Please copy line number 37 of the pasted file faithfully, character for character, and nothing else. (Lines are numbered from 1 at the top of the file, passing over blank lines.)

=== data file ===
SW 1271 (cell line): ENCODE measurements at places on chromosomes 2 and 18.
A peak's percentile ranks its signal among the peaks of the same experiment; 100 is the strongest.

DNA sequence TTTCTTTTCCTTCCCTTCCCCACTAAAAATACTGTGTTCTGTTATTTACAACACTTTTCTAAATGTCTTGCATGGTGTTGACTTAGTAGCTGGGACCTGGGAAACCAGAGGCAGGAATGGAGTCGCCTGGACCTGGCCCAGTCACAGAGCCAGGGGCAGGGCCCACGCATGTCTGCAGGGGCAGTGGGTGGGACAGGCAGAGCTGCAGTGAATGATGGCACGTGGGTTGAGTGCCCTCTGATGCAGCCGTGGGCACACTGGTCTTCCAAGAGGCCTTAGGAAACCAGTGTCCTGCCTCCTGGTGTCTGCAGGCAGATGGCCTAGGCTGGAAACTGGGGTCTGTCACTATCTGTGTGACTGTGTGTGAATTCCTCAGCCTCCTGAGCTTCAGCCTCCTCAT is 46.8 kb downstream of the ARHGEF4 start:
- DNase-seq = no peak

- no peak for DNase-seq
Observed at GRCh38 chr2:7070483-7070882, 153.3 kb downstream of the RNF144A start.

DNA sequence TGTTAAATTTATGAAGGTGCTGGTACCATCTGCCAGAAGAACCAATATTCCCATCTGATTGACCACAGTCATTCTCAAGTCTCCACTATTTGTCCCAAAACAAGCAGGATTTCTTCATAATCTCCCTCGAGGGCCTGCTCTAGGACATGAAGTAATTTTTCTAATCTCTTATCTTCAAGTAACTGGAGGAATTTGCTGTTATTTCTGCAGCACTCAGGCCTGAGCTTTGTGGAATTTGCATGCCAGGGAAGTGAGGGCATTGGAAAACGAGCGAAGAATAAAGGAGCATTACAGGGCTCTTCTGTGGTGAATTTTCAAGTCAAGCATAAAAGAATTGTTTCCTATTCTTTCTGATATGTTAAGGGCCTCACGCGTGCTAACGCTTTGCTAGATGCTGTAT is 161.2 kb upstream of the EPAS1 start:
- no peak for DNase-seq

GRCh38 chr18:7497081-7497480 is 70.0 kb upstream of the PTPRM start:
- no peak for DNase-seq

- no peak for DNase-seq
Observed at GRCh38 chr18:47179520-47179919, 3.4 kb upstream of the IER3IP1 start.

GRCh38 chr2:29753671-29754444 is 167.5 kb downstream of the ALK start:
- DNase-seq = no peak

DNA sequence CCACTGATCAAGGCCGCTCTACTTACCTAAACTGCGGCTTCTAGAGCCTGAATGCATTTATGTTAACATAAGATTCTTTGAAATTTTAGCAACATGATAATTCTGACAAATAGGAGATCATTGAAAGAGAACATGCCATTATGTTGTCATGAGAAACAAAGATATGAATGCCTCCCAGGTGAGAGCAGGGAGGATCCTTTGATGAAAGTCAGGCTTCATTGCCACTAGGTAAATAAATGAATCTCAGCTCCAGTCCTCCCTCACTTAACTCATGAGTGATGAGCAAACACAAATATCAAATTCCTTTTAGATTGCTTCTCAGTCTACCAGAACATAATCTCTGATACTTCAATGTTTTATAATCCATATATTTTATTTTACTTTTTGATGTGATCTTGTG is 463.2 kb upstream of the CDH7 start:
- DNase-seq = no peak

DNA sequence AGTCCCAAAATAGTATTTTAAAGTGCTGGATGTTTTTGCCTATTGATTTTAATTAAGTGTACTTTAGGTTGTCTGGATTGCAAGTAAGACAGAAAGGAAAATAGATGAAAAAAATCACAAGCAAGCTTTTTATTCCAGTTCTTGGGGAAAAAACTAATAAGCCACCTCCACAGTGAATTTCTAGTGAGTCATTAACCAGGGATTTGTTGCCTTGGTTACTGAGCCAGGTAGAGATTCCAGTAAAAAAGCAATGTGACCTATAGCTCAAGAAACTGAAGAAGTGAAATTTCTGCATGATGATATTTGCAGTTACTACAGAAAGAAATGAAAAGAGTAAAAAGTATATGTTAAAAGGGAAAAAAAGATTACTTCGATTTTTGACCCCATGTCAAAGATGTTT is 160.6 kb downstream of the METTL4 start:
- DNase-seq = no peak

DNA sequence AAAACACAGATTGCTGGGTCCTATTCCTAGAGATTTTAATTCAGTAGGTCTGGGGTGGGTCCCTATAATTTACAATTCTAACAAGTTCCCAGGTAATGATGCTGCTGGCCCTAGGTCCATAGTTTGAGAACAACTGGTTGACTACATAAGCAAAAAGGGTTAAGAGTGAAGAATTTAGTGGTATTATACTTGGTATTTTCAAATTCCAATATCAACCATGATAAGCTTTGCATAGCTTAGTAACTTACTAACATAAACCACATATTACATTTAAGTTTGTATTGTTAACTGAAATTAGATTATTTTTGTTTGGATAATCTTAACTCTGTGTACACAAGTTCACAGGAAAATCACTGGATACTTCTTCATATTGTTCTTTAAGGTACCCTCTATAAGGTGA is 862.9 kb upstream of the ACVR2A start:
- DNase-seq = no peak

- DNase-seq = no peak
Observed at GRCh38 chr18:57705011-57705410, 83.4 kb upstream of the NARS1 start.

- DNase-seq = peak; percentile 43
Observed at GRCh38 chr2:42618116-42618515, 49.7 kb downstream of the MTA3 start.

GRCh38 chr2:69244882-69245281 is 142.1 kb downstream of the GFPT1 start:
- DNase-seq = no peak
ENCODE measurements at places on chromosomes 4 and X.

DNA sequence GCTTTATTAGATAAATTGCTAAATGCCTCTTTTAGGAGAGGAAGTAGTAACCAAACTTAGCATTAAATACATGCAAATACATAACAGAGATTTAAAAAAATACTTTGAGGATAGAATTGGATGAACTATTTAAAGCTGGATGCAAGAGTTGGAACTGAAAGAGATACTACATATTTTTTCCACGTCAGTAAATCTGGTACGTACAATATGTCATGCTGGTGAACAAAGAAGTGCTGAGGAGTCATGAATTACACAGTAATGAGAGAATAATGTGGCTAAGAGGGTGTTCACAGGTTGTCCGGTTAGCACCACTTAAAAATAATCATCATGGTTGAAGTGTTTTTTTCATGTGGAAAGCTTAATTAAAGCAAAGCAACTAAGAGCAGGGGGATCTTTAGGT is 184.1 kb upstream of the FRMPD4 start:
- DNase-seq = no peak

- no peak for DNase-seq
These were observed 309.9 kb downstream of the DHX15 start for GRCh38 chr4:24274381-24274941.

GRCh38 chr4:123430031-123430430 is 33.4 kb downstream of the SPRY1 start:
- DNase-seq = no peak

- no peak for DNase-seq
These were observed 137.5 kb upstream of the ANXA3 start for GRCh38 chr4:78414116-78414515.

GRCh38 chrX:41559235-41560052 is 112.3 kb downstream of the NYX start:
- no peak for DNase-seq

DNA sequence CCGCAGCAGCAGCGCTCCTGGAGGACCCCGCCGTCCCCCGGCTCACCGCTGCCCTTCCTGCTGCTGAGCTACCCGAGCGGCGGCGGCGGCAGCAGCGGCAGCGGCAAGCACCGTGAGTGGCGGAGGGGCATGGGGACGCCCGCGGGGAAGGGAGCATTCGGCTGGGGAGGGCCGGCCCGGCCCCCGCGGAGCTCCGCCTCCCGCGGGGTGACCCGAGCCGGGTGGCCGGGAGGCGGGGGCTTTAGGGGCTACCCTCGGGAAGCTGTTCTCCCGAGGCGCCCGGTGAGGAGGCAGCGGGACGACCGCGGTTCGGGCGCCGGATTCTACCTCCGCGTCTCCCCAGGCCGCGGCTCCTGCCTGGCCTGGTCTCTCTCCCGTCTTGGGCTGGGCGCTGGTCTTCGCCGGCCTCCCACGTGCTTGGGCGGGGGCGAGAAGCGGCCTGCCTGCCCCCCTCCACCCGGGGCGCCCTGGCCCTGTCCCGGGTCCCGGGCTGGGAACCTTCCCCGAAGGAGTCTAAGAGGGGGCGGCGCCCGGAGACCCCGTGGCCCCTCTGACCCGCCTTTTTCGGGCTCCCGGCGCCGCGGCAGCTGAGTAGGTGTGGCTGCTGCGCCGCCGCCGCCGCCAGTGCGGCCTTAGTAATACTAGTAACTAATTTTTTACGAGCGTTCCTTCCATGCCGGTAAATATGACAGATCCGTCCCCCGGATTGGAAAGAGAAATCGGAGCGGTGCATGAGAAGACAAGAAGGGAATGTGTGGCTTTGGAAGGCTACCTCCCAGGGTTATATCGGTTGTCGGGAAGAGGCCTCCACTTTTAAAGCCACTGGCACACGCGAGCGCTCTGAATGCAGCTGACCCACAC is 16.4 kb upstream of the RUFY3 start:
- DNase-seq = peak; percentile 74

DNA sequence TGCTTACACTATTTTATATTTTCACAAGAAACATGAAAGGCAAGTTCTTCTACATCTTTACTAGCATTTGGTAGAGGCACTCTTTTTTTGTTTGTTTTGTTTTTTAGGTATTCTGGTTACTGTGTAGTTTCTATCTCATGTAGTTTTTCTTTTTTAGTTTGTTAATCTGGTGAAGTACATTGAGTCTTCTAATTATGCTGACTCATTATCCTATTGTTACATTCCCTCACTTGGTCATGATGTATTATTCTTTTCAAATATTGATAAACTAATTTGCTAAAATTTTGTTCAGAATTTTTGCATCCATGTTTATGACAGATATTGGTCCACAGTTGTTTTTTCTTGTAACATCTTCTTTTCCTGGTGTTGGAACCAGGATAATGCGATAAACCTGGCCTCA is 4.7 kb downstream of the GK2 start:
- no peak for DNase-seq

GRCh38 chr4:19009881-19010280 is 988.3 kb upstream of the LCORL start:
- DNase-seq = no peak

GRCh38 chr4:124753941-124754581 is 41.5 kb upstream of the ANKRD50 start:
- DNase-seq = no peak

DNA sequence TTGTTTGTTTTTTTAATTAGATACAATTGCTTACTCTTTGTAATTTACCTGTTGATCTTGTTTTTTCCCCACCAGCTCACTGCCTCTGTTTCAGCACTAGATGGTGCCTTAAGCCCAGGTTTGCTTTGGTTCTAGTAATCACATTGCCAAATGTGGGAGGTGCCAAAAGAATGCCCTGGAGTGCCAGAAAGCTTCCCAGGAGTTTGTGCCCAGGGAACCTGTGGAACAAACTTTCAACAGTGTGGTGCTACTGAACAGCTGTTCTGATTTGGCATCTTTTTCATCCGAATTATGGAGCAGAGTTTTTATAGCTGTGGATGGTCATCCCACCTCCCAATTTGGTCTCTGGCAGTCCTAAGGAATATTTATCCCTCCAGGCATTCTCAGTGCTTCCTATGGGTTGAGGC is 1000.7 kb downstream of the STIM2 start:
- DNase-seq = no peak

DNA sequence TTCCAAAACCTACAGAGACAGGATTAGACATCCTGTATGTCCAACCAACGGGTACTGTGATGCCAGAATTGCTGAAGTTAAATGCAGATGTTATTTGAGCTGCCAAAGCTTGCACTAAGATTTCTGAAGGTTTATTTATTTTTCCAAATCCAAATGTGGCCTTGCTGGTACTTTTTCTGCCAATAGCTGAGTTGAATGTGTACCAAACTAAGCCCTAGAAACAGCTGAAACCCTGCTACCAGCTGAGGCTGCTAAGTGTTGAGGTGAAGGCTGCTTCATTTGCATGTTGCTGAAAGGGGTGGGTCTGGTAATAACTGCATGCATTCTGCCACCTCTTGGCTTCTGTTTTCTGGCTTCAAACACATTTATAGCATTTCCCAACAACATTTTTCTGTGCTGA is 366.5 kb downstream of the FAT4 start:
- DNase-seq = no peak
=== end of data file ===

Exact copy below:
- no peak for DNase-seq